Big read. Huge consequences. Transportation as a service.


 The impacts of TaaS disruption are far reaching:
Savings on transportation costs will result in a permanent boost in annual disposable income for U.S. households, totaling $1 trillion by 2030. Consumer spending is by far the largest driver of the economy, comprising about 71% of total GDP and driving business and job growth throughout the economy. Productivity gains as a result of reclaimed driving hours will boost GDP by an additional $1 trillion.
ê As fewer cars travel more miles, the number of passenger vehicles on American roads will drop from 247 million to 44 million, opening up vast tracts of land for other, more productive uses. Nearly 100 million existing vehicles will be abandoned as they become economically unviable.
ê Demand for new vehicles will plummet: 70% fewer passenger cars and trucks will be manufactured each year. This could result in total disruption of the car value chain, with car dealers, maintenance and insurance companies suffering almost complete destruction. Car manufacturers will have options to adapt, either as low-margin, high- volume assemblers of A-EVs, or by becoming TaaS providers. Both strategies will be characterized by high levels of competition, with new entrants from other industries. The value in the sector will be mainly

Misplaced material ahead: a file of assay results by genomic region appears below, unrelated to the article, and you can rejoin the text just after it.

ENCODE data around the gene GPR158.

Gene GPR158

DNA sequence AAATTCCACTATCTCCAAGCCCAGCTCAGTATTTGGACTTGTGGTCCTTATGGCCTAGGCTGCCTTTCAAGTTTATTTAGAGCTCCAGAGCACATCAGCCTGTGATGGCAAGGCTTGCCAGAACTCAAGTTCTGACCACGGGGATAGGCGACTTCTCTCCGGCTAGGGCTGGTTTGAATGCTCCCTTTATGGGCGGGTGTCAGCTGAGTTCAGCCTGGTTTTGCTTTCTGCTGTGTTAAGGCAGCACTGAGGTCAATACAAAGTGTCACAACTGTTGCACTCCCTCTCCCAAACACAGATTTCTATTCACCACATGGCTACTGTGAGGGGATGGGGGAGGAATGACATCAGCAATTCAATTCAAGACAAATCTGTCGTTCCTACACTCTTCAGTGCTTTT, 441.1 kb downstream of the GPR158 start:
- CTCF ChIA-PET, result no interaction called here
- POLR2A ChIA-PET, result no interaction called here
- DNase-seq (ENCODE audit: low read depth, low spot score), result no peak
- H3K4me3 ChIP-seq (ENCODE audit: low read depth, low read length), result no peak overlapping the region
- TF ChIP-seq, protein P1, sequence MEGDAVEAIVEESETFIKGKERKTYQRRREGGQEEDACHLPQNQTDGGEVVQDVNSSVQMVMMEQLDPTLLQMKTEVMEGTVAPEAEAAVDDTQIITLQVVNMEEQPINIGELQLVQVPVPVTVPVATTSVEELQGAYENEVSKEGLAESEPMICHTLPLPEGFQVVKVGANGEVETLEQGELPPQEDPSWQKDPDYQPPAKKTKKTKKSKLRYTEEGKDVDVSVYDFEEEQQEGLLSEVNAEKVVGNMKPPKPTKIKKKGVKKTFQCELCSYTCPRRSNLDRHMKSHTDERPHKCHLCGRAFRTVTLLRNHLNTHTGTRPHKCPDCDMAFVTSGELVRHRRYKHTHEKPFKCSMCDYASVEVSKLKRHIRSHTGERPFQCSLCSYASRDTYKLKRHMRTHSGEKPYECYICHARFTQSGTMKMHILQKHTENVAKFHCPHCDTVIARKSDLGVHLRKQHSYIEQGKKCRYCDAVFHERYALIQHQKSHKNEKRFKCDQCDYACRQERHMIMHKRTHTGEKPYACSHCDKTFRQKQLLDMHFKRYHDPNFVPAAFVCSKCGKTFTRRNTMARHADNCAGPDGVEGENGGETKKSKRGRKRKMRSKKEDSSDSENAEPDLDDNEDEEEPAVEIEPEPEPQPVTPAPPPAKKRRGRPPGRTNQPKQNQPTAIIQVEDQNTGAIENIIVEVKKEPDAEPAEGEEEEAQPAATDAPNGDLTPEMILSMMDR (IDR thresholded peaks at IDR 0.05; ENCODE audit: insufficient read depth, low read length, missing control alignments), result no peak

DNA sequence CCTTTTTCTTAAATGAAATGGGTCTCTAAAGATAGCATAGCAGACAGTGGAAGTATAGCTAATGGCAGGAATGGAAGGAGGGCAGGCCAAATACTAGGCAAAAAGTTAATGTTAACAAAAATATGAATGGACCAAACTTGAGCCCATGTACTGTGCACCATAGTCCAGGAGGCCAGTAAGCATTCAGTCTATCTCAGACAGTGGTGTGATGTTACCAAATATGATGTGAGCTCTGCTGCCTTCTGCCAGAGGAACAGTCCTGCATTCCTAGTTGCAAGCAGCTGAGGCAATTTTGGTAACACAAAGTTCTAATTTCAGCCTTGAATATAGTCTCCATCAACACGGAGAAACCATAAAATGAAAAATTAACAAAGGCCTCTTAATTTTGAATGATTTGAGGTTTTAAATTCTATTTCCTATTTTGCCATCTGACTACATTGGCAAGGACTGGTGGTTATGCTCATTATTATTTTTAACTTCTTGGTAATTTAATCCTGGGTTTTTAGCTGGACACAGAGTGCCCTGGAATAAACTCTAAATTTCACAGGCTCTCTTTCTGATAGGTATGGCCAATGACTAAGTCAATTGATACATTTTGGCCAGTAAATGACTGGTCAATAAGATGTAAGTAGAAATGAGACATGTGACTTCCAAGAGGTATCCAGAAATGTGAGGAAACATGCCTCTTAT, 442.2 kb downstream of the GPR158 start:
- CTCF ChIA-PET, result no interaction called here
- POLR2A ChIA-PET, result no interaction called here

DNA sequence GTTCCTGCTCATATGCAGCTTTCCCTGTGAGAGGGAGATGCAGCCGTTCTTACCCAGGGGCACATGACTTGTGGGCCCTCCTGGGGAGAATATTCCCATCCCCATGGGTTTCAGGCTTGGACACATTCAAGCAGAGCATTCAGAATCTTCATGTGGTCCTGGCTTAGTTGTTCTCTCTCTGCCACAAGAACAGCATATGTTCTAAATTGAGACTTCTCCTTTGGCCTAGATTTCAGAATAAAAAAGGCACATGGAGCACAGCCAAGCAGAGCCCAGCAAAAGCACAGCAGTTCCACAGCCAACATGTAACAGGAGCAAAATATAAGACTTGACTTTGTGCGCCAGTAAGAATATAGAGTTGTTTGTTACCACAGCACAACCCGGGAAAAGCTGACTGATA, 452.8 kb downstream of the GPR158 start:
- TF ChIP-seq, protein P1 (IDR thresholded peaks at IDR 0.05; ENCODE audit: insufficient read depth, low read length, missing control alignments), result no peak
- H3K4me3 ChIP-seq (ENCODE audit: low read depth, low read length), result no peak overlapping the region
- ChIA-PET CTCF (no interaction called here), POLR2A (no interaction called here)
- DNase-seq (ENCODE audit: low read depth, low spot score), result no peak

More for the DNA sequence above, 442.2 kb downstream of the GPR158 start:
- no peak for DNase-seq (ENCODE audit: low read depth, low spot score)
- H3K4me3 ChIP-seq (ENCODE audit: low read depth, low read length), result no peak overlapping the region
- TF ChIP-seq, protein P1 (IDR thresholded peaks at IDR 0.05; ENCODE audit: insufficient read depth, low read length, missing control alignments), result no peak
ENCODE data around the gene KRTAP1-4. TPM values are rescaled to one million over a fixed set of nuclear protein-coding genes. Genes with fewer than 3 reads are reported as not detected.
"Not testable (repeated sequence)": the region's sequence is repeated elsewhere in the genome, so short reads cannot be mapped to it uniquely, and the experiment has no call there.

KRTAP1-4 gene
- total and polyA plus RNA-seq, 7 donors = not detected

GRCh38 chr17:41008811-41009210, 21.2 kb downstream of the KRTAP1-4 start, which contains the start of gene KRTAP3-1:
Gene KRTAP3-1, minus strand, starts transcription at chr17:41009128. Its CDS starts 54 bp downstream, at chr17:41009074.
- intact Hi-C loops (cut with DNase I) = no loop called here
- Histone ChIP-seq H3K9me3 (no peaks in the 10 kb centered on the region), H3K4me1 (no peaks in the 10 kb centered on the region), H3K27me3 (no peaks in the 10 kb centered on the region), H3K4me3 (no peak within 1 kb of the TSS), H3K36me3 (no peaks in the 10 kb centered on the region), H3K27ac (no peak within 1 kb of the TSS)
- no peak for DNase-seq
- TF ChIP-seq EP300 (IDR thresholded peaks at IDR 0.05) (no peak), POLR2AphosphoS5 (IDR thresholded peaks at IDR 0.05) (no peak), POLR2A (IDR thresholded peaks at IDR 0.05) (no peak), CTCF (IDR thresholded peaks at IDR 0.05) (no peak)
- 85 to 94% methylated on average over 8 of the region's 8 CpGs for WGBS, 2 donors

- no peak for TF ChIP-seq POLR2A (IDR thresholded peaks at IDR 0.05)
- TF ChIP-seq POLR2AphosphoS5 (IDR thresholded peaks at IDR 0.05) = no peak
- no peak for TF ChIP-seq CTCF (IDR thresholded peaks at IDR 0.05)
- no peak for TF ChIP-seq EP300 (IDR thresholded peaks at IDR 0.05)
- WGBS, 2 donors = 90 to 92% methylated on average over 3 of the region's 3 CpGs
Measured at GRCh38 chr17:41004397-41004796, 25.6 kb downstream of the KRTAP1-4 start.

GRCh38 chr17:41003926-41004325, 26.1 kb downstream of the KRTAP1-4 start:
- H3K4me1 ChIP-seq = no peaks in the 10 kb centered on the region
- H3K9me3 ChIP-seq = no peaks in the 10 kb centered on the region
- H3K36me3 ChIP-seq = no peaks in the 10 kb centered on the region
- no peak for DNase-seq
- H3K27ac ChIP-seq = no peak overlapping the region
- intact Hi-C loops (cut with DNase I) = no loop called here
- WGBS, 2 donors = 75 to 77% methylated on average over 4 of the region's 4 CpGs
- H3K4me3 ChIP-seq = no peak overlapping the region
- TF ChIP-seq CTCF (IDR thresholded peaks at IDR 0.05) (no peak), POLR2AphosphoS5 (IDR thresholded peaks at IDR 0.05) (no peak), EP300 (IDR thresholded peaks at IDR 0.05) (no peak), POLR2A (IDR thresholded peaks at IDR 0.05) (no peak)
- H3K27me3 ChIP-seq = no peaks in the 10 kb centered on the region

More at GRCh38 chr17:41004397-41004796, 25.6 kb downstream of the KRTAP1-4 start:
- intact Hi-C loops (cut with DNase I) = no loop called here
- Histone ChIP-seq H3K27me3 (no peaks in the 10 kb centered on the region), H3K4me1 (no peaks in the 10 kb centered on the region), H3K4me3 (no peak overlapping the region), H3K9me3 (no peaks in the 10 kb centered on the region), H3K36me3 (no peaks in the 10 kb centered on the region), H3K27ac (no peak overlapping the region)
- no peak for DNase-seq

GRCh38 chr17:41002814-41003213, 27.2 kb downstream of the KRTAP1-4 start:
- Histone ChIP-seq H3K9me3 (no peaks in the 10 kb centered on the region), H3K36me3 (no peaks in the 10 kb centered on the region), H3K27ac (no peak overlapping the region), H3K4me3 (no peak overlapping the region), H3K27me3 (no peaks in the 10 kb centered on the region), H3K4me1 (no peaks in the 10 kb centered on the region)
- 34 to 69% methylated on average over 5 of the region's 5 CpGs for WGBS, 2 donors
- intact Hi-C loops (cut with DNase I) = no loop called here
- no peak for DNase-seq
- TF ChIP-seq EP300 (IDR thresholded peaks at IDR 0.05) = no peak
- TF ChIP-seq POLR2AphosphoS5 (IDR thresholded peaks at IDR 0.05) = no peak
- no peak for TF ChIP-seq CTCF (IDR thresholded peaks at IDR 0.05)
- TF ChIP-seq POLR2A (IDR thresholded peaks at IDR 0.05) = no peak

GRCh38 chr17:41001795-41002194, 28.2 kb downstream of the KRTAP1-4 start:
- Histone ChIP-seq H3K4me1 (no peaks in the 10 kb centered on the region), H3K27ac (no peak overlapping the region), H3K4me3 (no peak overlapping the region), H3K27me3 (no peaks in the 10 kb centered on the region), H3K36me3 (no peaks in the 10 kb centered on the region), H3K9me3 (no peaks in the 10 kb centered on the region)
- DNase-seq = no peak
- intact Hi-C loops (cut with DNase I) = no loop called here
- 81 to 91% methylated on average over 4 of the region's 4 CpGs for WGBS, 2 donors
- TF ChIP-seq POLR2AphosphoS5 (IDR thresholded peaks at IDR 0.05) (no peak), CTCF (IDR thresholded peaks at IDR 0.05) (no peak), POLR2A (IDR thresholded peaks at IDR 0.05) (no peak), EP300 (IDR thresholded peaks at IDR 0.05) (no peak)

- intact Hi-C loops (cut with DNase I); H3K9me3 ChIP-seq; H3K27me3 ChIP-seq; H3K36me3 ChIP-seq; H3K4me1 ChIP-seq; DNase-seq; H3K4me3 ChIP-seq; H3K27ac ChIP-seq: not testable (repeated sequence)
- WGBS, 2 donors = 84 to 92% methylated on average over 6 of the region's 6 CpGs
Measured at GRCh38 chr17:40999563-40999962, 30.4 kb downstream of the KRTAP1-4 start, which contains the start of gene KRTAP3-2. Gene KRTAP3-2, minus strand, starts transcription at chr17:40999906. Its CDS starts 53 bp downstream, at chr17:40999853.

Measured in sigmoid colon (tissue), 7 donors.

in the vehicle operating systems, computing platforms and the TaaS platforms.
ê The transportation value chain will deliver 6 trillion passenger miles in 2030 (an increase of 50% over 2021) at a quarter of the cost ($393 billion versus $1,481 billion).
ê Oil demand will peak at 100 million barrels per day by 2020, dropping
to 70 million barrels per day by 2030. That represents a drop of 30 million barrels in real terms and 40 million barrels below the Energy Information Administration’s current “business as usual” case. This will have a catastrophic effect on the oil industry through price collapse
(an equilibrium cost of $25.4 per barrel), disproportionately impacting different companies, countries, oil elds and infrastructure depending on their exposure to high-cost oil.
ê The impact of the collapse of oil prices throughout the oil industry value chain will be felt as soon as 2021.
ê In the U.S., an estimated 65% of shale oil and tight oil — which under a “business as usual” scenario could make up over 70% of the U.S. supply in 2030 — would no longer be commercially viable.
ê Approximately 70% of the potential 2030 production of Bakken shale oil would be stranded under a 70 million barrels per day demand assumption.
ê Infrastructure such as the Keystone XL and Dakota Access pipelines would be stranded, as well.
ê Other areas facing volume collapse include offshore sites in the United Kingdom, Norway and Nigeria; Venezuelan heavy-crude elds; and the Canadian tar sands.
ê Conventional energy and transportation industries will suffer substantial job loss. Policies will be needed to mitigate these adverse effects.

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